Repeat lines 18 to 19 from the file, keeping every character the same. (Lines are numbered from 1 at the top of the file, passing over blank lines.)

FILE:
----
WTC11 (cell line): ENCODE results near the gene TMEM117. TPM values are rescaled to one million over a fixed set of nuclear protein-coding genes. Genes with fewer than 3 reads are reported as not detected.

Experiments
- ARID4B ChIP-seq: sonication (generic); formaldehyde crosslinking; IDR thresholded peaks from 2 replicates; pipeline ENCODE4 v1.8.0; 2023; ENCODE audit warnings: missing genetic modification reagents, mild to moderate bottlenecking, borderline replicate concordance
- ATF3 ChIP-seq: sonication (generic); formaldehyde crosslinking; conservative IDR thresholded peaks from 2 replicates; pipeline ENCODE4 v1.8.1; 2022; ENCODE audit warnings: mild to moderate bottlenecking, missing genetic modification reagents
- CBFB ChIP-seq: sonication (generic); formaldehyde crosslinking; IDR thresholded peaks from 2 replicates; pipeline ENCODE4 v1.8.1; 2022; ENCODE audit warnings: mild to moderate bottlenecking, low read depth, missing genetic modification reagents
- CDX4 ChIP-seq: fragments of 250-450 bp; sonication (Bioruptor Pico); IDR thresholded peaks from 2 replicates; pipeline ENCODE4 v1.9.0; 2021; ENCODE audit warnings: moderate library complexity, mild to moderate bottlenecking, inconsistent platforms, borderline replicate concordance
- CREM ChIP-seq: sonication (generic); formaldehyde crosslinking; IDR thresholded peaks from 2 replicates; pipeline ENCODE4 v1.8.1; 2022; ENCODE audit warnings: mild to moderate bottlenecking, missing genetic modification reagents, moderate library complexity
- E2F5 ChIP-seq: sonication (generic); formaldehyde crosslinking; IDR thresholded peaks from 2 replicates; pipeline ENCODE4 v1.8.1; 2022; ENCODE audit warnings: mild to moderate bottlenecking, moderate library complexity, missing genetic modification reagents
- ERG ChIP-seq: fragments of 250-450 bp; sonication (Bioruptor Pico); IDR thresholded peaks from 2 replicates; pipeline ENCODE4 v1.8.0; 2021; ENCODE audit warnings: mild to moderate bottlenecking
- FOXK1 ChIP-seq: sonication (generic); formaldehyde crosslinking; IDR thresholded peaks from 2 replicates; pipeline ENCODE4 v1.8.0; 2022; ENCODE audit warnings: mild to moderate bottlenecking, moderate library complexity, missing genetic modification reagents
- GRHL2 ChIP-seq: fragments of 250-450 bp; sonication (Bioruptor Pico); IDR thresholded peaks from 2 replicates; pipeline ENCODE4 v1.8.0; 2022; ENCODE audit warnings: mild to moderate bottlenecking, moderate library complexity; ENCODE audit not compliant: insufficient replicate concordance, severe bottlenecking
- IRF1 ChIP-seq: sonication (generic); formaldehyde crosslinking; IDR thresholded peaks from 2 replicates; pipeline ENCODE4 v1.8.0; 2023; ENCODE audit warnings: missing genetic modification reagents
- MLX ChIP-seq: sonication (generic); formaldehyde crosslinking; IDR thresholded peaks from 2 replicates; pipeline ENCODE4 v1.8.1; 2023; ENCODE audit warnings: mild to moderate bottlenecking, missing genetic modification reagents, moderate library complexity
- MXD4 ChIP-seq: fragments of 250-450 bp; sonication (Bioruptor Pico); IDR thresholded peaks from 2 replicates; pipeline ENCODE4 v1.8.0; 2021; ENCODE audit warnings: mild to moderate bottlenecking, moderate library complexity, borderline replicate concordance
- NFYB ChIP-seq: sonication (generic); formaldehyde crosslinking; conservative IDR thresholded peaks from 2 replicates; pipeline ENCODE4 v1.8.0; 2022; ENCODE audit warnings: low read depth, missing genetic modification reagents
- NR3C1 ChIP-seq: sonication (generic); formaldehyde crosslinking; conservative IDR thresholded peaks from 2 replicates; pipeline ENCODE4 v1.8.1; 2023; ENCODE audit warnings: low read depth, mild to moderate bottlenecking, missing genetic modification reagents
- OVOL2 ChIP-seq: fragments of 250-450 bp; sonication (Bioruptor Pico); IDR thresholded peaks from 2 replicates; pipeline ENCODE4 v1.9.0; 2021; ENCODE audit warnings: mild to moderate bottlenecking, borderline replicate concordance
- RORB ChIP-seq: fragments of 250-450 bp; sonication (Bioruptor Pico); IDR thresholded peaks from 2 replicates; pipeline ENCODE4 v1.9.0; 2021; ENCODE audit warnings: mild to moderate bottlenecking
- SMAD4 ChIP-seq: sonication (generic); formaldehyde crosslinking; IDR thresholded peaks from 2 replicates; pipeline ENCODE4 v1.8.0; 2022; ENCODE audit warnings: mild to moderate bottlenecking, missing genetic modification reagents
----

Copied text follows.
- RORB ChIP-seq: fragments of 250-450 bp; sonication (Bioruptor Pico); IDR thresholded peaks from 2 replicates; pipeline ENCODE4 v1.9.0; 2021; ENCODE audit warnings: mild to moderate bottlenecking
- SMAD4 ChIP-seq: sonication (generic); formaldehyde crosslinking; IDR thresholded peaks from 2 replicates; pipeline ENCODE4 v1.8.0; 2022; ENCODE audit warnings: mild to moderate bottlenecking, missing genetic modification reagents